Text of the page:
In voting unanimously to fire superintendent Julie Janssen at a special meeting Tuesday, the Pinellas County School Board acted with the decisiveness and clarity often lacking in the past. After months of melodrama, the board moved swiftly — without anger but with some sadness — to end the superintendent's rocky three-year tenure that had become a distraction for a district that should refocus on students and teachers as a new school year starts. Janssen's departure is not a cause for celebration, but it is the right decision and time for a fresh start for a school district with its share of challenges and a leadership vacuum.
The board recognized that while Janssen had students' best interests at heart, her stewardship was failing to lead the district toward success in the ever-challenging environment of today's large urban districts. The end came in a relatively short 90-minute meeting. Board member Robin Wikle, who has acquitted herself well as a mature, businesslike influence on the board, called for the superintendent to be fired without cause. There was no need to rehash questions that had been covered time and again.
Janssen will be paid a year's salary, which will be reduced by any wages she earns if she takes a new job in the next year. That is what her contract requires, and it was proper for the board to accept these terms. She dropped her effort to keep the entire severance if she starts another job, and board members smartly dropped any misguided effort to fire her for cause.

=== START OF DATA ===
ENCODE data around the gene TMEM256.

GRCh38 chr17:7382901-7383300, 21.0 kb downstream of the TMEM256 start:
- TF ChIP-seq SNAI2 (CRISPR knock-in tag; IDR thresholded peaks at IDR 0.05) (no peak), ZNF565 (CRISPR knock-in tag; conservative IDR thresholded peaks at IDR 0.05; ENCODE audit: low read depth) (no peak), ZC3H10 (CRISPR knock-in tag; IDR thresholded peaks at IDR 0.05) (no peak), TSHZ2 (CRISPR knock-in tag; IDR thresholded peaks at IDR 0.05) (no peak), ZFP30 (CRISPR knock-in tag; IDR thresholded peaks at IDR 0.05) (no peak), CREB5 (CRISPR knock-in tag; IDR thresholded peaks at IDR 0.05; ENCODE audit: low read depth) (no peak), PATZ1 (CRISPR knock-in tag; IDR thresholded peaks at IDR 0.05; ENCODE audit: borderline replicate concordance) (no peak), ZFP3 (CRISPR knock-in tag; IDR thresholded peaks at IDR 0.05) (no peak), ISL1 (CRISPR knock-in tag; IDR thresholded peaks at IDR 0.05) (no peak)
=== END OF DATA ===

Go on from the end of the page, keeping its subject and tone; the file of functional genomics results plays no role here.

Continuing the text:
In voting to keep Janssen on until Sept. 2, the board acknowledged a trust and confidence that she can smooth the transition to an interim superintendent. On Tuesday, the board may be voting on a contract for interim superintendent with John Stewart, a former Polk County superintendent and No. 2 under former Pinellas superintendent Howard Hinesley.
The district needs an experienced, steady hand who will give the board enough time to conduct a thorough and expansive national search for a superintendent who can lead Pinellas schools into this new era of challenge — to close the achievement gap, to fight for more dollars for the classroom and to prepare students for college or careers. If it learns from its mistakes and continues to display some of the maturity that was on display Tuesday, the board may yet lead Pinellas schools toward that brighter future.
As for Janssen, she handled a difficult day with grace. She was joined by family members, and she correctly noted that superintendents in large urban districts typically stay in the high-pressure jobs only a few years. Her tenure coincided with the Great Recession that forced her to cut tens of millions of dollars in spending; demographic changes at schools that further underscored the achievement gap; and dramatic reforms at the state and federal level — all challenges most of her predecessors never experienced. Her roots in the community run deep, and while the Janssen era did not play out as her supporters envisioned three years ago, she helped ensure a dignified departure that spared the school district a messy fight. Now both she and the school district can part cleanly, and they can both look forward to a new chapter.